When deciding between two brands, the decision ultimately came down to how can the brand best address the needs and expectations of its customer. The brand that has a personality and label that resonates with that of their target market is going to be far more successful than the one that is focused on visual branding alone. Building a brand takes effort. This process can be frustrating and daunting. Especially these days with so many voices competing for our attention. When building a personality, it is helpful to think in these two ways; we know you from your writing, but not from your actual experience. When you build a persona, you are speaking to your customers as if you have known them for years.       

“Great brands are like friends – you encounter a huge number of them every day, but you only remember the ones you love.” – Luc Speisser (Managing Director Landor)
 

What Is Branding And How To Design Your Own?

Even if you build a solid brand, it still may feel like you lack personality and distinctive elements. Three key elements simulate personality that are called The Three Pillars of Personalization. There are other ideas of marketing to achieve a brand, but these three pillars hold a lot of power.

Pillar One: Brand personality

When someone goes to a website or reads an article, the world outside influences their spending habits. In their minds, the website or article is a work of art, as they must have looked at it first. Your brand is the expression of who you are. When you create your brand identity and company statements, your brand message comes with you.

Pillar Two: brand identity

Just like a brand’s identity, a person’s identity is not fixed. When we create a brand, we subconsciously convey our business values to the world. The format of our company page makes a significant difference between ourselves and our competition. For example, your strongsuit, a solid reputation, may be clearer to customers if you use plain English, visually uncluttered, have color-coded folders, and three or four images. These examples illustrate the concept.

Pillar Three: anchor points

People form brands with two-to-three anchor points. In the branding process, the overall message is anchored at the bottom of the page. Anchoring points are the core aspects of the brand that define it. For example, “any experience”, “lowest price”, “largest print run”, and “best” are common anchor points. Think about company names like Pfizer and Microsoft, which are anchored by a foundation of a success story.

Again, people will anchor with reference to these three pillars, but every company is different and will reflect its vision. If your goals are mainly around the entertainment value of your brand, don’t put much effort into creating a nice website. If you want to attract target markets with sci-fi names, get creative with the logos and colors. If you want to stand out with unique fonts and colors, use something modern and bold. For entertainment, use your logo with a strong color scheme. For a profession, use a business card with a fantastic brand design.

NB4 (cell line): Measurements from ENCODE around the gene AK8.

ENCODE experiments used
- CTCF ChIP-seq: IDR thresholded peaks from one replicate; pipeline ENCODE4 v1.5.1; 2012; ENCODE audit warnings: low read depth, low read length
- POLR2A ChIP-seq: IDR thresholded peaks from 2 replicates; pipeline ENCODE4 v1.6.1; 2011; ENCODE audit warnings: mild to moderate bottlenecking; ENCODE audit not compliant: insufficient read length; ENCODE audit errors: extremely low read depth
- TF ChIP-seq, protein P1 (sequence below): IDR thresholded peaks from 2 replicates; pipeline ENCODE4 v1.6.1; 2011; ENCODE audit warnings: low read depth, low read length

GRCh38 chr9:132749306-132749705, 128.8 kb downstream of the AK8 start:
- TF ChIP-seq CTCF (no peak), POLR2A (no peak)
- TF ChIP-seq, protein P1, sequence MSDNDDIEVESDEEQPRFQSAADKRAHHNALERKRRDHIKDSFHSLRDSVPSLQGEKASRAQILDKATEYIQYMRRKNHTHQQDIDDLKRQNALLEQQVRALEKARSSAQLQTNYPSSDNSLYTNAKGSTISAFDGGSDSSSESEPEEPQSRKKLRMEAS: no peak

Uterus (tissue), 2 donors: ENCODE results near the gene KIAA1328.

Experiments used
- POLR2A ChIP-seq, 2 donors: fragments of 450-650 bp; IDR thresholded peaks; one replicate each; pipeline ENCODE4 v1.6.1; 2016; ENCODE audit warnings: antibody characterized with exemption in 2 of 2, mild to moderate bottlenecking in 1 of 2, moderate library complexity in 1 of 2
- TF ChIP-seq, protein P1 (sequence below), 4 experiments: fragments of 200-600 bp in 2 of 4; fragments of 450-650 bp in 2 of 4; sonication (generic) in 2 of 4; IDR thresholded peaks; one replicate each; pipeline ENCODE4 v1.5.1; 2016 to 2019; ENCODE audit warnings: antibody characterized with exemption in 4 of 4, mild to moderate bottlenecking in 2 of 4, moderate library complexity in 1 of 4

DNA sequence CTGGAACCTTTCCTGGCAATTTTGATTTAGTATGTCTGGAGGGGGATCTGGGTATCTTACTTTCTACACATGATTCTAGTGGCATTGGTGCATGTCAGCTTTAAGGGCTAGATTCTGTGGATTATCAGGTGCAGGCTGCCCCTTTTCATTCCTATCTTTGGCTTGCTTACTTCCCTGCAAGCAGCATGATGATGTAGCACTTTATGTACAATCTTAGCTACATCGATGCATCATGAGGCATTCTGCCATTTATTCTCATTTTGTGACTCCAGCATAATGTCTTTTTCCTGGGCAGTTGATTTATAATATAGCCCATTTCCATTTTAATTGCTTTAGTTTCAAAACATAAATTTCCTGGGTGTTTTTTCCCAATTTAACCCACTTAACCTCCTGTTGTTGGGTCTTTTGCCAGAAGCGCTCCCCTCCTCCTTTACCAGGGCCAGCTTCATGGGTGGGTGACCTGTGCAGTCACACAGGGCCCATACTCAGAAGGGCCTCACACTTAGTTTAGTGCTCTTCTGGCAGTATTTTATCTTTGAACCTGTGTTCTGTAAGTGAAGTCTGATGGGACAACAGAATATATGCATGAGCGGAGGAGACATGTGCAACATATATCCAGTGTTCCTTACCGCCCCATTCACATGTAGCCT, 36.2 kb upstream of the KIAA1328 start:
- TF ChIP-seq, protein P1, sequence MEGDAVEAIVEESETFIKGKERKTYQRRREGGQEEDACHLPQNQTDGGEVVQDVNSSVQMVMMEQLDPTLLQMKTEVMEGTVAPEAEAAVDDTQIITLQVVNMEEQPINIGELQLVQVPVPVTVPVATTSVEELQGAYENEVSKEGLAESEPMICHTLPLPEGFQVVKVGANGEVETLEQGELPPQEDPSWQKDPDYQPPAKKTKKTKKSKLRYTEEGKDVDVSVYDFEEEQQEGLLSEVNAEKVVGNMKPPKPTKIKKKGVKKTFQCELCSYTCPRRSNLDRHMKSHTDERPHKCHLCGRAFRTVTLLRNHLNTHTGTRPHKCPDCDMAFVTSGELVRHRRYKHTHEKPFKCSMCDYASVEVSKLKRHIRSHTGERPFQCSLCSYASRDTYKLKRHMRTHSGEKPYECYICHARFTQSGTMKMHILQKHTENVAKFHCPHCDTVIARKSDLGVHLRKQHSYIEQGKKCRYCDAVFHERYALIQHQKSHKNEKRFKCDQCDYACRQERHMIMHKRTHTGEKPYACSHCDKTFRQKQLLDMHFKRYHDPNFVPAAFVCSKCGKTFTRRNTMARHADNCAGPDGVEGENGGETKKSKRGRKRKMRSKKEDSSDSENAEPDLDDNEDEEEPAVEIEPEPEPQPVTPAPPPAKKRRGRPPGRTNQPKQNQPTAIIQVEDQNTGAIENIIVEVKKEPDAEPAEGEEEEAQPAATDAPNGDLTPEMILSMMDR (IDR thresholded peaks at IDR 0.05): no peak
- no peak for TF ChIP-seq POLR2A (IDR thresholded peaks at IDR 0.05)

Let’s sum up what we have learned here. Your brand is a fact of life, present it correctly, create a brand identity, and craft it with the brains of someone who throws everything at it. It may seem like a lot of work, but the rewards are so great — so worth the effort.

After defining your pillars, you can start to define your brand archetypes – who your brand is as a person – and your customer personas – the personification of your target markets. We will explore each concept further in another article.

The Elements Of Brand Identity          

Within the four core marketing Ps, you will first need to focus on the development of your P-product. You can create a branding mockup to get a better feel of how all your brand design elements play together, which will also serve the purpose of creating clear visual brand guides for anyone you want to outsource to as you grow, from building your website to managing your social media accounts. Unlike your Brand Personality, your Brand Identity is limited to all the tangible elements that will have a direct impact on any of your customer’s five senses and should come after defining the intangible aspects of your brand’s personality.

How To Come Up With A Brand Name?

You can use logo makers such as Looka, and brand name generators like Namelix to brainstorm those elements. Full-service Online Brand Makers such as Tailor Brands have been on the rise as well. To stand out, only use these as a brainstorming base and not for your final brand elements.

“Design differentiates and embodies the intangibles – emotion, context, and essence – that matter most to consumers.” – Moira Cullen (VP, Global Beverage Design PepsiCo)

Most importantly, what keeps your customers coming back for more? A short and effective brand strategy to boost your conversions requires you to analyse the main vocal, visual and legibility patterns of people as they browse the internet, identifying brands they find trustworthy and visually pleasing, and styling them accordingly.

What is Brand Awareness?

The more the customer interacts with your business, the less they interact with your competitors. It is therefore crucial to obtain a customer’s attention immediately. But how are you going to get them to notice you?